Notes on Bugle Calls:
Reveille and Morning Camp Routine or,
to the Camp Clock
by: Chief Bugler J. Mogan
Many of you may think that the first bugle call of the day in an infantry
camp was the call we know as "Reveille." It is one of the most
recognizable of calls and dates, as do many of the bugle calls and
signals of the Civil War, from those first sounded in the bivouacs of
Napoleonís Grande Armee. However, for those of you who thought that,
please guess again.
The first bugle call in the infantry camp was just that: "First
Call," otherwise known as "Assembly of Buglers." Before
the rest of the camp was aroused to duty, the Adjutant would instruct
the Chief or Orderly Bugler to assemble the rest of the battalionís
buglers and musicians to headquarters to disseminate that dayís camp
call schedule to the buglers. This call would have been sounded earlier
at Brigade and Division Headquarters to have the respective subordinate
command chief buglers receive the higher headquarters call schedule. At
this time, an Orderly Bugler of the day might also be detailed. After
instructions were given, the company buglers and musicians would return
to their respective company streets to report to First Sergeant and give
him the schedule. By this time, of course, the men are already aroused.
It is time for the First Sergeant to have the men fall in and take the
roll. It is then that "Reveille" is sounded; it is the signal
for the men to fall in without arms or accoutrements so that the First
Sergeant can take the roll and complete his morning report.
After the completion of roll call, the camp would become a bustle of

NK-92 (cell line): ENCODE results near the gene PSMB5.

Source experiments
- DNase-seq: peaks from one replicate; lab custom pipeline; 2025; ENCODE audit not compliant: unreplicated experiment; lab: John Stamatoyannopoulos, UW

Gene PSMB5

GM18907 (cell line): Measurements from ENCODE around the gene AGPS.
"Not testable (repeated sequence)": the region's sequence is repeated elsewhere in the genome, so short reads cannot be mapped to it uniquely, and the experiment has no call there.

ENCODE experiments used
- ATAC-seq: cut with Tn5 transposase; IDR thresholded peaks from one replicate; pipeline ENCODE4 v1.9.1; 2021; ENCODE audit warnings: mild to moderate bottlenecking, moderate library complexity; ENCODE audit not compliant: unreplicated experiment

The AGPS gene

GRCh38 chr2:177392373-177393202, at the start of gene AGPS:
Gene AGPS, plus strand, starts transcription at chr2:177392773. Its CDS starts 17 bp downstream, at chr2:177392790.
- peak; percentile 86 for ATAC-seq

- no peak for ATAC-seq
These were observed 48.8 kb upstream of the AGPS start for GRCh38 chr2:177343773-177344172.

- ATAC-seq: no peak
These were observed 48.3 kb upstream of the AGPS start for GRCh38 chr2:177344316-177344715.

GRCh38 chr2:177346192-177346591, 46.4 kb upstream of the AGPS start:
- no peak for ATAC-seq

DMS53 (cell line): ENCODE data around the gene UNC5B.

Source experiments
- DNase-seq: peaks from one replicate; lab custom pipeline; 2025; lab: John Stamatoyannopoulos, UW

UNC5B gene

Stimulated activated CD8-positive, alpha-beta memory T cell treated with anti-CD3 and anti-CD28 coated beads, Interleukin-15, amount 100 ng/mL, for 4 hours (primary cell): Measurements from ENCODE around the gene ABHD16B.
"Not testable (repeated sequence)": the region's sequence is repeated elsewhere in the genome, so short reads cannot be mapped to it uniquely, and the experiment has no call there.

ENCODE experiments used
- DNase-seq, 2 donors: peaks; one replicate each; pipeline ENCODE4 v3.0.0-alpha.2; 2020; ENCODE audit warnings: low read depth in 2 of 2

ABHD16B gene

activity with a number of calls being sounded. First, of course, would
be "Breakfast," then a number of other calls normally heard in
the morning: First Sergeants would be summoned to the Adjutant to bring
their morning report by "First Sergeantís (or Orderly Sergeantís)
Call; "Sick Call" would be sounded for men who reported sick
at roll call to fall in at the Surgeonís Tent (good luck, lads!); work
details would be summoned by "Fatigue (or Pioneerís) Call;"
officers might be summoned to report to the battalion command (or
battalion commander summoned to brigade) by "Officerís
Call." All of these calls would be heard, along with the
accompanying activity, prior to anyone falling into the company street
with musket and accoutrements. Finally, as we approach time for company
drill, "Recall" may be sounded to bring in fatigue details.
Shortly before company drill, the notes of "Drill Call" would
be heard, the signal for men to prepare for drill. Then, the notes of
"Assembly" would be heard as the call to fall in for company
As you can see, the sound of the bugleís notes are acting in camp
as the chimes of a clock, telling soldiers what is to be done and when.
And one whose noise never seems to stop resonating throughout the
morning. The bugle was not only a vital means of communication for
command and control on the line of battle, it was the voice of command
within the campÖthe camp clock.